Some Salem progressives are deeply irritated at fellow progressives on the City Council after Monday night's 4-3 approval of a revised Meyer Farm subdivision application , which followed a 5-2 denial of the application on February 28.
The Friends of The Meyer Farm Facebook page has an image that sums up how opponents of the subdivision are feeling today.
They're justified in feeling this way.
One reason is how City of Salem staff turned a subdivision denial into an approval by working with the applicant on a revised application, even though opponents figured that what staff should have been doing is preparing a Final Order of the denial.
This gave the developer, Portland based Kehoe Northwest Properties, time to turn a loss into a win. Opponents of the subdivision likely are wondering what occurred outside of public view to result in a City Council vote against the development becoming a vote for the development.
However, when we look at how the votes changed between February 28 and March 28, there's less room for anger at city councilors altering their position on the subdivision -- while still providing considerable justification for outrage.
Particularly at several progressive members of the City Council.
On February 28 there were eight members of the council, conservative Jim Lewis having resigned his seat. Those voting to approve the subdivision were Chuck Bennett and Jose Gonzalez. Those voting to deny the subdivision were Tom Andersen, Trevor Phillips, Jackie Leung, Chris Hoy, and Vanessa Nordyke. Virginia Stapleton was absent.
But prior to the denial, at the February 28 meeting there was a motion to approve the subdivision with some conditions. Hoy, Bennett, and Nordyke were in favor of the motion. Andersen, Leung, Phillips, and Gonzalez opposed the motion.
Yesterday, March 28, all nine City Council positions were filled, since Micki Varney, a progressive, had been selected to fill Jim Lewis' seat. This time Jackie Leung was absent, a crucial absence, because there were only four votes to approve the subdivision application: Bennett, Gonzalez, Stapleton, Hoy. Three councilors voted to deny the application: Nordyke, Andersen, Phillips.
Varney abstained. A Salem Reporter story says:
Councilor Micki Varney, who was appointed to the council last week to serve the remainder of Jim Lewis’ term, abstained because she hadn’t had a chance to review testimony, City Attorney Dan Atchison said at the meeting. Councilor Jackie Leung was not in attendance.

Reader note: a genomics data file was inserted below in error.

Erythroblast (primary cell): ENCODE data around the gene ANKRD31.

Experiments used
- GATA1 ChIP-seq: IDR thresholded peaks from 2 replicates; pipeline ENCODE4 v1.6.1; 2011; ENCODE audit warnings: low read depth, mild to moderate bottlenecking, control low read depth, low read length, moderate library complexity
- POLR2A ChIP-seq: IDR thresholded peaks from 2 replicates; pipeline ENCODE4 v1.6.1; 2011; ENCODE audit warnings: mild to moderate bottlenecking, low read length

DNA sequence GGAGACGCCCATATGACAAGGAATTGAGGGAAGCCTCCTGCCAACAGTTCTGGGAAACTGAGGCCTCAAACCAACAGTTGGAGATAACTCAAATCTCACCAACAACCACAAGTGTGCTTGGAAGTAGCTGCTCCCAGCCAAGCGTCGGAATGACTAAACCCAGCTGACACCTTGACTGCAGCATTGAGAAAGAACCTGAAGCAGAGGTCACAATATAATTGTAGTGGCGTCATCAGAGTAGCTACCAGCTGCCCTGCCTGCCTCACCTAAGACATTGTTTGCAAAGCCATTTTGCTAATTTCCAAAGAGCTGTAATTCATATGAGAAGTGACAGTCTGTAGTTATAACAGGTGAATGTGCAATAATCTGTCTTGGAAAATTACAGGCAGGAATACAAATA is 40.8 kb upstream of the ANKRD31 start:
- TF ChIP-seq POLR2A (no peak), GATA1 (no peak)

Wow. Micki Varney didn't start off her council appointment at all positively.
It's mind-boggling that Varney didn't take the time to review testimony on probably the most important land use decision that will come before the City Council this year. It also doesn't look good that the City Attorney apparently was the one to explain why Varney abstained, not Varney herself.
So if opponents of the Meyer Farm subdivision are looking for someone to blame for the subdivision's approval, Micki Varney would be Culprit #1. If she had voted against the revised application, the motion to approve it would have failed on a 4-4 tie.
Culprit #2 has to be Jackie Leung, another progressive, who voted against the subdivision on February 28. Unless Leung has a really good explanation for why she missed Monday's meeting, the ire of subdivision opponents should be focused on Leung, along with Varney.
(I like both Leung and Varney. I've supported their City Council campaigns. But I've got to call them out on this issue, because to me failing to vote on an important issue is worse than voting in a way I disagree with. Democracy belongs only to those who show up.)
NOTE: Initially I had it as Leung and Nordyke rather than Leung and Varney. I wrote this post late at night and my proof-reading obviously was lacking, being excessively focused on turning on our TV and starting to watch the 4th season of "Yellowstone." Great series by the way.
Virginia Stapleton was absent on February 28, so her position on the Meyer Farm subdivision wasn't known, making it not much of a surprise when she voted to approve it yesterday. Chris Hoy was in favor of a modified subdivision plan on February 28, so it wasn't a huge shock when he voted in favor of a modified plan on March 28. The Salem Reporter story says:
Hoy previously made a motion during a March 1 meeting [actually, it was February 28] to modify the planning administrator’s decision, telling the applicant to preserve significant trees on 10 lots by dedicating them as open space or incorporating them into the homestead lot. He also called for relocating a pedestrian path on Hilfiker Lane to ensure it didn’t impact trees. That motion failed.
At Monday’s meeting, he said he believed the new application got “very close” to his previous motion.
“I think it's the best outcome we can hope for given the difficult situation,” Hoy said.
Likely this isn't the final word on the Meyer Farm subdivision. Members of the Meyer family who don't want to see the farm turned into a housing development are engaged in a legal challenge regarding ownership with the family members who do favor development.
That's one way the subdivision could be stopped. An appeal to LUBA, Land Use Board of Appeals, is another way. There appears to be some valid grounds for appeal.